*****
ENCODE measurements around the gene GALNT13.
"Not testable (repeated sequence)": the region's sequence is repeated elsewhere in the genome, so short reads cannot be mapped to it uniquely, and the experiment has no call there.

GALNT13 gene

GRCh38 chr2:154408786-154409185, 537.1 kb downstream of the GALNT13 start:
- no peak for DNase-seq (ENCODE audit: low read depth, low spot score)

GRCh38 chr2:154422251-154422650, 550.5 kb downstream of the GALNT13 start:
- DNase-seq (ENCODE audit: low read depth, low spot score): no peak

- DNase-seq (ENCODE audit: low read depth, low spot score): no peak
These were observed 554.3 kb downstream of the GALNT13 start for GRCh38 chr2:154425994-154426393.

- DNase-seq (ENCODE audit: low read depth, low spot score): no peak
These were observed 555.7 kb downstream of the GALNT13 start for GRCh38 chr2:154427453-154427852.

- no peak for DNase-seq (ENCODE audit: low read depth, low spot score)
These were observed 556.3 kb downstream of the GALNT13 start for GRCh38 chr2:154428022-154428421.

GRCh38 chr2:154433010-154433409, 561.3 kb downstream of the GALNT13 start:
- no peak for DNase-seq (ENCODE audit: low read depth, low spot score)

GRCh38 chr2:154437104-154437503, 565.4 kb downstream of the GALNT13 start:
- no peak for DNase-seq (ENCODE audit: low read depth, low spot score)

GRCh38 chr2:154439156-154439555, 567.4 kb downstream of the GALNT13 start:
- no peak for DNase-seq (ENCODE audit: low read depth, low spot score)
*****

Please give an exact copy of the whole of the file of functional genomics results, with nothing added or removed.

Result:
ENCODE measurements around the gene GALNT13.
"Not testable (repeated sequence)": the region's sequence is repeated elsewhere in the genome, so short reads cannot be mapped to it uniquely, and the experiment has no call there.

GALNT13 gene

GRCh38 chr2:154408786-154409185, 537.1 kb downstream of the GALNT13 start:
- no peak for DNase-seq (ENCODE audit: low read depth, low spot score)

GRCh38 chr2:154422251-154422650, 550.5 kb downstream of the GALNT13 start:
- DNase-seq (ENCODE audit: low read depth, low spot score): no peak

- DNase-seq (ENCODE audit: low read depth, low spot score): no peak
These were observed 554.3 kb downstream of the GALNT13 start for GRCh38 chr2:154425994-154426393.

- DNase-seq (ENCODE audit: low read depth, low spot score): no peak
These were observed 555.7 kb downstream of the GALNT13 start for GRCh38 chr2:154427453-154427852.

- no peak for DNase-seq (ENCODE audit: low read depth, low spot score)
These were observed 556.3 kb downstream of the GALNT13 start for GRCh38 chr2:154428022-154428421.

GRCh38 chr2:154433010-154433409, 561.3 kb downstream of the GALNT13 start:
- no peak for DNase-seq (ENCODE audit: low read depth, low spot score)

GRCh38 chr2:154437104-154437503, 565.4 kb downstream of the GALNT13 start:
- no peak for DNase-seq (ENCODE audit: low read depth, low spot score)

GRCh38 chr2:154439156-154439555, 567.4 kb downstream of the GALNT13 start:
- no peak for DNase-seq (ENCODE audit: low read depth, low spot score)